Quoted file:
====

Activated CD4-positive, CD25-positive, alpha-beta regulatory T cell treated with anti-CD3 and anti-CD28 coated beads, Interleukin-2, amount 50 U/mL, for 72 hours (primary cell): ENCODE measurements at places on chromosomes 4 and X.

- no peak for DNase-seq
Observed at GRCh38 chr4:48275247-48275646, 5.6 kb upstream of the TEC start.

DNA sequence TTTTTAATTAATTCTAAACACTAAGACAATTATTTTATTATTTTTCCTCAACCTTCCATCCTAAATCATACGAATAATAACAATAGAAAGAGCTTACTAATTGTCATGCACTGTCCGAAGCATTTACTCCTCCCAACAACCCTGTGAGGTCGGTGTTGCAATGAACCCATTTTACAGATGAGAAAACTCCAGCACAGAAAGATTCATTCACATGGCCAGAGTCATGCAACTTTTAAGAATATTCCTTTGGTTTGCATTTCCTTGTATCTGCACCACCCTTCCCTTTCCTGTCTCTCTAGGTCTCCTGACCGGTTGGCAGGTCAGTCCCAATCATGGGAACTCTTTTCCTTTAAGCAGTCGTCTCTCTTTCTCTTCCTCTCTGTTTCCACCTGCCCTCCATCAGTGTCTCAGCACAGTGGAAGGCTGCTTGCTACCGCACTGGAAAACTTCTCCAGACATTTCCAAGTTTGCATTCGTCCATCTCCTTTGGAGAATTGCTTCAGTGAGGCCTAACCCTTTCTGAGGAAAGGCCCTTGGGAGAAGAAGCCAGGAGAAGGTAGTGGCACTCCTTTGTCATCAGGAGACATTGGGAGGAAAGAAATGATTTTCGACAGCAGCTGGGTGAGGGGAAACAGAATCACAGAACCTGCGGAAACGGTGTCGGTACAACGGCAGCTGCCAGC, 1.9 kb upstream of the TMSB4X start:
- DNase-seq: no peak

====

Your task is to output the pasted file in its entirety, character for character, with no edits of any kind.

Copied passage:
Activated CD4-positive, CD25-positive, alpha-beta regulatory T cell treated with anti-CD3 and anti-CD28 coated beads, Interleukin-2, amount 50 U/mL, for 72 hours (primary cell): ENCODE measurements at places on chromosomes 4 and X.

- no peak for DNase-seq
Observed at GRCh38 chr4:48275247-48275646, 5.6 kb upstream of the TEC start.

DNA sequence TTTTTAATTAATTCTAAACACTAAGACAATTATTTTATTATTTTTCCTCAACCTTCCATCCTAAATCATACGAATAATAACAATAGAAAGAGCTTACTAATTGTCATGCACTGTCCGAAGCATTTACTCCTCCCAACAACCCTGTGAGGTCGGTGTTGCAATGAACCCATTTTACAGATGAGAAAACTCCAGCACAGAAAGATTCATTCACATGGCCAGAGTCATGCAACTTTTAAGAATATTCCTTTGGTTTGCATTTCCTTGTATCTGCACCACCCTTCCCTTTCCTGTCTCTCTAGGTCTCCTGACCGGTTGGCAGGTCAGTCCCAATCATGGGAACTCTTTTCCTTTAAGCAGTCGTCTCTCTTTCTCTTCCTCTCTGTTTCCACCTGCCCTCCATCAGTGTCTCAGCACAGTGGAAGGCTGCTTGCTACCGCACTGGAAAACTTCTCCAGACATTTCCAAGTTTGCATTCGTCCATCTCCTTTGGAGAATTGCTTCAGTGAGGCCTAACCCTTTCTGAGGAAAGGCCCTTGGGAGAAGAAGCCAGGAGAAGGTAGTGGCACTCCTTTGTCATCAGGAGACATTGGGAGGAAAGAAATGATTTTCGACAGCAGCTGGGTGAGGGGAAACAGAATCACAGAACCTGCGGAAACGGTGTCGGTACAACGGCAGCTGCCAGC, 1.9 kb upstream of the TMSB4X start:
- DNase-seq: no peak